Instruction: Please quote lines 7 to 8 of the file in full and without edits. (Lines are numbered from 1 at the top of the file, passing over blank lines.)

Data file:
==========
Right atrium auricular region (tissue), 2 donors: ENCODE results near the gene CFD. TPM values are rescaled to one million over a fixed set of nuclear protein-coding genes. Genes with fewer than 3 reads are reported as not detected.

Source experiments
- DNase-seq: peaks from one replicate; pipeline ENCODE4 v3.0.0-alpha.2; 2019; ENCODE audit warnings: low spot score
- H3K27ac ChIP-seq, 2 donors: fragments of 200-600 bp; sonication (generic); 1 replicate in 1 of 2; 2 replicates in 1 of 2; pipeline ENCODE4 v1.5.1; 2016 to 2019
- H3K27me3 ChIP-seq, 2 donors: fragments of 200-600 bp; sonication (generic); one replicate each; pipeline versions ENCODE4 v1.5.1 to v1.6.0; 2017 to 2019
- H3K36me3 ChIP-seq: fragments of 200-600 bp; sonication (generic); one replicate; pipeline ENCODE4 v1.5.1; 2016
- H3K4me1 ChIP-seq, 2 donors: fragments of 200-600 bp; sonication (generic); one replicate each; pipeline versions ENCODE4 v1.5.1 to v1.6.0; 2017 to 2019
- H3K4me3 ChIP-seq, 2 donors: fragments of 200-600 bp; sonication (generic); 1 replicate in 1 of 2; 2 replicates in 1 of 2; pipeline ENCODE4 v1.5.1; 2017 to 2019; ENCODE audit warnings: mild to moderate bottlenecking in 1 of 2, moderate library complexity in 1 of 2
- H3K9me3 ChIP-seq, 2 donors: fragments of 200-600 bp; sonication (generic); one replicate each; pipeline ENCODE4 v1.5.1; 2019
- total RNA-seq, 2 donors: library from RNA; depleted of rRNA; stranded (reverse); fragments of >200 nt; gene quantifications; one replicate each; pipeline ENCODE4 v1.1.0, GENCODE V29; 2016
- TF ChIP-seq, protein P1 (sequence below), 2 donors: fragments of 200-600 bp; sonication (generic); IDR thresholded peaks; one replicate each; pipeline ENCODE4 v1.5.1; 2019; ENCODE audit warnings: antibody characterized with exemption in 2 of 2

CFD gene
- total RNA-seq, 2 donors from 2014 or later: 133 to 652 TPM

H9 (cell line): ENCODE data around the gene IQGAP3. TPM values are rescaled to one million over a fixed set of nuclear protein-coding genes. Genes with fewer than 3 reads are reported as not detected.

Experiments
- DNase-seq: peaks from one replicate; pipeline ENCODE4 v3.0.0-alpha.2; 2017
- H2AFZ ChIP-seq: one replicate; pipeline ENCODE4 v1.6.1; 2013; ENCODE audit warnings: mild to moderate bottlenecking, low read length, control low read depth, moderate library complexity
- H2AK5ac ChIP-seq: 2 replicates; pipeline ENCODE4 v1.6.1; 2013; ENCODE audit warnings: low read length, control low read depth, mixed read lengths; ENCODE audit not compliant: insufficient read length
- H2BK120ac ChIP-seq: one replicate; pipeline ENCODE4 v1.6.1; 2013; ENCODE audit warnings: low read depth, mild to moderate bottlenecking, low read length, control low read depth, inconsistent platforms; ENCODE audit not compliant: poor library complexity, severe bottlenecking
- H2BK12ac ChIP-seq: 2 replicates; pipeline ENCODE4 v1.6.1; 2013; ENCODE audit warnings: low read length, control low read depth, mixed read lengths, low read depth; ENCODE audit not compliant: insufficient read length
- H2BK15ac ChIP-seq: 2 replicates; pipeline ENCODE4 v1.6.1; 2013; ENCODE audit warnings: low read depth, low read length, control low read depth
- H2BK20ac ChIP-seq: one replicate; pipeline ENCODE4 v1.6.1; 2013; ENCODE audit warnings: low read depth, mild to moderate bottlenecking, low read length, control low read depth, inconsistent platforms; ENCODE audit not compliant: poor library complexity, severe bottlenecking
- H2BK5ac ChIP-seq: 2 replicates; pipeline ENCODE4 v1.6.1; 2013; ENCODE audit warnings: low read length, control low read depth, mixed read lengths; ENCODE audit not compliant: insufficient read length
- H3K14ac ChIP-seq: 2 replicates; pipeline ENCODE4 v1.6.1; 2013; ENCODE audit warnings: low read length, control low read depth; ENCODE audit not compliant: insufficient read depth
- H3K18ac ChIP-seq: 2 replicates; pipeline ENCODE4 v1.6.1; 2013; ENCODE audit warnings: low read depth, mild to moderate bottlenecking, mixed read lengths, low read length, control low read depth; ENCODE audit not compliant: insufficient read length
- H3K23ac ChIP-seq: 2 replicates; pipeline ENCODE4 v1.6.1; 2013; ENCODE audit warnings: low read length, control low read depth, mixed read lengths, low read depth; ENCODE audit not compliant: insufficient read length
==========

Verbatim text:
- H3K4me1 ChIP-seq, 2 donors: fragments of 200-600 bp; sonication (generic); one replicate each; pipeline versions ENCODE4 v1.5.1 to v1.6.0; 2017 to 2019
- H3K4me3 ChIP-seq, 2 donors: fragments of 200-600 bp; sonication (generic); 1 replicate in 1 of 2; 2 replicates in 1 of 2; pipeline ENCODE4 v1.5.1; 2017 to 2019; ENCODE audit warnings: mild to moderate bottlenecking in 1 of 2, moderate library complexity in 1 of 2